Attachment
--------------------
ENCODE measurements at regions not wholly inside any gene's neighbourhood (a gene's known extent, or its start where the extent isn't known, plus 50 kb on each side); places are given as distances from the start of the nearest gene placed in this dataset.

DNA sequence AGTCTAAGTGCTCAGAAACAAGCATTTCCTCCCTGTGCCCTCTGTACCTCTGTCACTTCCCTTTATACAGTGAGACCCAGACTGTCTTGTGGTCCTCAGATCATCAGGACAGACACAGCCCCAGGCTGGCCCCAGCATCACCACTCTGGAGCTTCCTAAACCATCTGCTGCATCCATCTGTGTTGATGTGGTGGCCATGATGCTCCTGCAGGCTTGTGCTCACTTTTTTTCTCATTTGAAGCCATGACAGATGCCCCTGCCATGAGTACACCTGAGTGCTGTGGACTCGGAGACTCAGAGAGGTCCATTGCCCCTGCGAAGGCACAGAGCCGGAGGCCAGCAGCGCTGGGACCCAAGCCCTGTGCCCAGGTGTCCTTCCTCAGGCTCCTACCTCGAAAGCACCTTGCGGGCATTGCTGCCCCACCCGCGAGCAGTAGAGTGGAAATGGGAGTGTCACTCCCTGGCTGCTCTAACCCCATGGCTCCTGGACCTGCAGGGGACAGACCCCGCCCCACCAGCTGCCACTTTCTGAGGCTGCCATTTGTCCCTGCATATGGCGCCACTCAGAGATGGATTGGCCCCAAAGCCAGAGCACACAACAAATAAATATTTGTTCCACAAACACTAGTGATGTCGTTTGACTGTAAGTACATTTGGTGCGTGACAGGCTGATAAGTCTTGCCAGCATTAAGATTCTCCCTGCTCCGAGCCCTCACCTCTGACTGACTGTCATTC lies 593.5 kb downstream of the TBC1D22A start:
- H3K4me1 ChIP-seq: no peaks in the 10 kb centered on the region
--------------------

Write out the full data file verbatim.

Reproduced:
ENCODE measurements at regions not wholly inside any gene's neighbourhood (a gene's known extent, or its start where the extent isn't known, plus 50 kb on each side); places are given as distances from the start of the nearest gene placed in this dataset.

DNA sequence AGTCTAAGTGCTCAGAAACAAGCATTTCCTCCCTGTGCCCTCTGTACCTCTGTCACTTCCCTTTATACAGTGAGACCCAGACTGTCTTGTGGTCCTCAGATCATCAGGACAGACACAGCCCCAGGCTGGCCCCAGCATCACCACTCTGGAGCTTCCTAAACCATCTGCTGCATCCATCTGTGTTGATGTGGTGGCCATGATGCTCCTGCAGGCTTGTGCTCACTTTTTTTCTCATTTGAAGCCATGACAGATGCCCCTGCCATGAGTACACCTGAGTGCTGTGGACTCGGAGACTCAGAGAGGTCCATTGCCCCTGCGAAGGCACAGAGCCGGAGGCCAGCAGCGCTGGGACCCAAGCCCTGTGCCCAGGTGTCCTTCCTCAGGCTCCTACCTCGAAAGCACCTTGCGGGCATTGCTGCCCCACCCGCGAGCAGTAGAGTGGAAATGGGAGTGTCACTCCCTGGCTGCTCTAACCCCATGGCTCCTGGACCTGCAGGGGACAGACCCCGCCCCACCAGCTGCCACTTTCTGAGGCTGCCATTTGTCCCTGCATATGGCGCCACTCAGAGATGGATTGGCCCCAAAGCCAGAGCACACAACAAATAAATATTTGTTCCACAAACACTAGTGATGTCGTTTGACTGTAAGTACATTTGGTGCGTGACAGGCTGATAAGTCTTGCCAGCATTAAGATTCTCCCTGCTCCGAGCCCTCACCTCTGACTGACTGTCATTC lies 593.5 kb downstream of the TBC1D22A start:
- H3K4me1 ChIP-seq: no peaks in the 10 kb centered on the region